+ Syriac Orthodox Patriarch Ignatius Aphrem of Antioch and all the East

+ Melkite-Greek Catholic Patriarch Joseph Absi of Antioch, Alexandria, and Jerusalem


Syrian Arab Republic

14 April 2018


Sunday, 21 August 2016

21 August 2016. God Preserve and Keep the Assyrian People

00 assyrian christians 210816


Assyrians aren’t Syrian… they’re the original Christian inhabitants of Northern Syria/Iraq… they’re not Arabs… they do speak Semitic languages (and most speak Arabic). That is, they’re related to Arabs linguistically and culturally, but they’re not Arabs. Assyrians are from the Church of the East, the Syriac Orthodox Church, and the Chaldaean Catholic Church. Most Assyrians are for President Assad, as the Syrian Arab Army and its allied forces protect them. In Iraq, the USA allowed extremist Islamists to persecute the Assyrians… the USA supports Islamists because of its Saudi and Gulf allies. The USA threw the Christians under the bus.

If you vote for Clinton, Trump, or Johnson, you stick a knife into the Assyrians and twist it. Tote it up for yourself… to protect the innocent Assyrian people, vote Stein…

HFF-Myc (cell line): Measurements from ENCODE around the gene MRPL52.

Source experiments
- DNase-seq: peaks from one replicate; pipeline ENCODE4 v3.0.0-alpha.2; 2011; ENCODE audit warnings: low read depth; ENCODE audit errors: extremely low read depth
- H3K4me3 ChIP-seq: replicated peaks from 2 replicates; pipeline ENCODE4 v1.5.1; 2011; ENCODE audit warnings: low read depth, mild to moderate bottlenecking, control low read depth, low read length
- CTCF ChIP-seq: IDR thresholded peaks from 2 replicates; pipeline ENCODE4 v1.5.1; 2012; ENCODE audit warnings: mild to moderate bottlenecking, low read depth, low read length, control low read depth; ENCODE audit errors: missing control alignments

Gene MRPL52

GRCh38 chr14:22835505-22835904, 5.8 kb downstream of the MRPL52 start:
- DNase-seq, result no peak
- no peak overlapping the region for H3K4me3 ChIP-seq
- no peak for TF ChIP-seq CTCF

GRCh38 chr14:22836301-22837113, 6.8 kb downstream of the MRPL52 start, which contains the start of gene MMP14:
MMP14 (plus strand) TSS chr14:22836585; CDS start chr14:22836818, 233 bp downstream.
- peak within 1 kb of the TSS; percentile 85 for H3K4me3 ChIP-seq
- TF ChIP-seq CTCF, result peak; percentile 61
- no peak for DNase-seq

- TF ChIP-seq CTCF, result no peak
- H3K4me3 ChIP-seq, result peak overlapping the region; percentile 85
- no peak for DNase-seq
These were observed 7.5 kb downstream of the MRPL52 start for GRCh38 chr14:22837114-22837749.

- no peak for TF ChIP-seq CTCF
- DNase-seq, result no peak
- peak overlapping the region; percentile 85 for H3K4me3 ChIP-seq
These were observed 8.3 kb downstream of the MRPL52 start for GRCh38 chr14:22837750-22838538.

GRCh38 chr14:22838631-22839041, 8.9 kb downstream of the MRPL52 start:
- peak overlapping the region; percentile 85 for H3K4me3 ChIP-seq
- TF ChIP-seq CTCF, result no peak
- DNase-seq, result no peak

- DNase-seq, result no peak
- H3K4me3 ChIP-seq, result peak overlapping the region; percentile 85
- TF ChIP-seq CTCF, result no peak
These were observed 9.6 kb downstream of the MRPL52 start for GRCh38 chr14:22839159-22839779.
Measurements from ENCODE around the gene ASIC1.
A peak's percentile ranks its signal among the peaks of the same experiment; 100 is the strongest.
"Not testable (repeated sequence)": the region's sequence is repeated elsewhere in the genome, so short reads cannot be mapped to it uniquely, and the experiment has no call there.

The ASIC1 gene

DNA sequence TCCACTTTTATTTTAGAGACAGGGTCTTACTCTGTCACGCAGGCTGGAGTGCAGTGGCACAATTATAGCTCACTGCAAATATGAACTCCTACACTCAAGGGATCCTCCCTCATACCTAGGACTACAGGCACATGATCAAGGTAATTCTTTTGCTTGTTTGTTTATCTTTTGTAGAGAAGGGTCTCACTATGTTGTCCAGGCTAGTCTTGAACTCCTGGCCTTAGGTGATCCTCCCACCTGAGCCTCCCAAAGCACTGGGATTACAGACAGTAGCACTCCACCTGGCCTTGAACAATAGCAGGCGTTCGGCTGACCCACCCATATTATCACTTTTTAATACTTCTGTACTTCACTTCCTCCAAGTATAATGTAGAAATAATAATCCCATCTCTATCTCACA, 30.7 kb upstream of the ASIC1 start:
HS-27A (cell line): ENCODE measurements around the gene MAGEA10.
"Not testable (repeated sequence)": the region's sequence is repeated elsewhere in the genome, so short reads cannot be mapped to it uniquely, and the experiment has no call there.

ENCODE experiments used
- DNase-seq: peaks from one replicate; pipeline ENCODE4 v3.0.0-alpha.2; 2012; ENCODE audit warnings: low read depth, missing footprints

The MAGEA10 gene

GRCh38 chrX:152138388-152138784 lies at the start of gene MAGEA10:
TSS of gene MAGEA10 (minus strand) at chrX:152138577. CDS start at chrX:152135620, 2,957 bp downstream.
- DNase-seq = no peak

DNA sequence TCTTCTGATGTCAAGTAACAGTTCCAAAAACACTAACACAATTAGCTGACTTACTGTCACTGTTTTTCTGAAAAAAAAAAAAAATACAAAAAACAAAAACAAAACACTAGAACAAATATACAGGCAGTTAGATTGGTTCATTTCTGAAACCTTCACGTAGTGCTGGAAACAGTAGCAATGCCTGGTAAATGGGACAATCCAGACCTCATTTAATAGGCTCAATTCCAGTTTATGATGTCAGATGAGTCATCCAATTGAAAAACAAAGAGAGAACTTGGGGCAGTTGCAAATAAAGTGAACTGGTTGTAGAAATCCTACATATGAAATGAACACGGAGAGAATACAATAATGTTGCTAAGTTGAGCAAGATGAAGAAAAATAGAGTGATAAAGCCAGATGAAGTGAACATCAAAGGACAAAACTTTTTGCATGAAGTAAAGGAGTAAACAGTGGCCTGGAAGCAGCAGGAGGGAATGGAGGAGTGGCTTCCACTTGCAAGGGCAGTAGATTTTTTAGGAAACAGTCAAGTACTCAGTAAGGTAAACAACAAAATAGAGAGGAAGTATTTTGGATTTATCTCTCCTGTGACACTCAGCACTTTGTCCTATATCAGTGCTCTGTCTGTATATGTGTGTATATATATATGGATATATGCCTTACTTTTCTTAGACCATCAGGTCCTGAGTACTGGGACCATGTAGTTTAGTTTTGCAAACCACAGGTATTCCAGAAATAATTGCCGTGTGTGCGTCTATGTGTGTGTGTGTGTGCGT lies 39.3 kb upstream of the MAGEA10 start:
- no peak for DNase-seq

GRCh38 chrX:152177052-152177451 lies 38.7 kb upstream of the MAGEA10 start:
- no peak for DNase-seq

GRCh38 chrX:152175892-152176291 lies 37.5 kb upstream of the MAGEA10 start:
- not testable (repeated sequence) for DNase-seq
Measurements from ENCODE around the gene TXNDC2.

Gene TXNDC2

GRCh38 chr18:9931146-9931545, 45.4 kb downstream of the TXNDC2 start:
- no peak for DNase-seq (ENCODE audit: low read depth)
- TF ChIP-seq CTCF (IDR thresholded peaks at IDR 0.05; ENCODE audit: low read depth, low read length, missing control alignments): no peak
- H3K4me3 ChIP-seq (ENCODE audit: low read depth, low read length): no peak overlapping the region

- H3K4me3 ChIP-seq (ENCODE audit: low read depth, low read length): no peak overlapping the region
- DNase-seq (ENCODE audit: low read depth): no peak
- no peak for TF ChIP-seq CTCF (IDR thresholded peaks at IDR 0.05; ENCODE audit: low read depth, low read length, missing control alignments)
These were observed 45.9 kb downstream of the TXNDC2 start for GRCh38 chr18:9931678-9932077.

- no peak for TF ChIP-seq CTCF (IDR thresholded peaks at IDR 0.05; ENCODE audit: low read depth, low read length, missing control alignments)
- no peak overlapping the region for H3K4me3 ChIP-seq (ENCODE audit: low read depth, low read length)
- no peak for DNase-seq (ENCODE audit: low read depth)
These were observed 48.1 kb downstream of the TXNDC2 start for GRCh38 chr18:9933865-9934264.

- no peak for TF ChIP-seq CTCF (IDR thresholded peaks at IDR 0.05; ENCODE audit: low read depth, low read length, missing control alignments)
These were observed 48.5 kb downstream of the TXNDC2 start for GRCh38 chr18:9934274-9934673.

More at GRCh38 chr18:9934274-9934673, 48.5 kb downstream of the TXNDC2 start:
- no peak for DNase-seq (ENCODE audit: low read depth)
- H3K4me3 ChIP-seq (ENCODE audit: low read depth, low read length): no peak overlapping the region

Sunday, 19 October 2014

Armenian and Syriac Orthodox Patriarchs Ask Christians to Remember the 1915 Genocide as Centennial Nears

armenian genocide memorial


On Wednesday, the First Hierarchs of the Armenian Apostolic Church and the Syriac Orthodox Church urged all Christians to remember and reflect on the genocide of Armenians and Syriac Christians in Turkey in 1915, where up to 2 million people died or disappeared without a trace. A joint statement by Supreme Patriarch and Catholicos of all Armenians Karekin Nersessian and Syriac Orthodox Patriarch of Antioch Moran Mor Ignatius Aphrem Karim said, “We invite the entire Christian world to unite in prayer at the Armenian Genocide and the Syriac Sayfo centennial commemorative events in 2015. We call upon the civilised world to recognise and condemn the crimes committed against the Armenian and Syriac peoples as well as other Christian communities”. Since Armenians made up nearly 1.5 million of the victims, many call the 1915 massacre during World War I in Ottoman Turkey the Armenian Genocide. The attacks on Christians eliminated almost the entire Christian population in present day Turkey, leaving almost an entirely Muslim nation {not so… the expulsion of the Greek Orthodox population from Ionia in the 20s did so: editor}.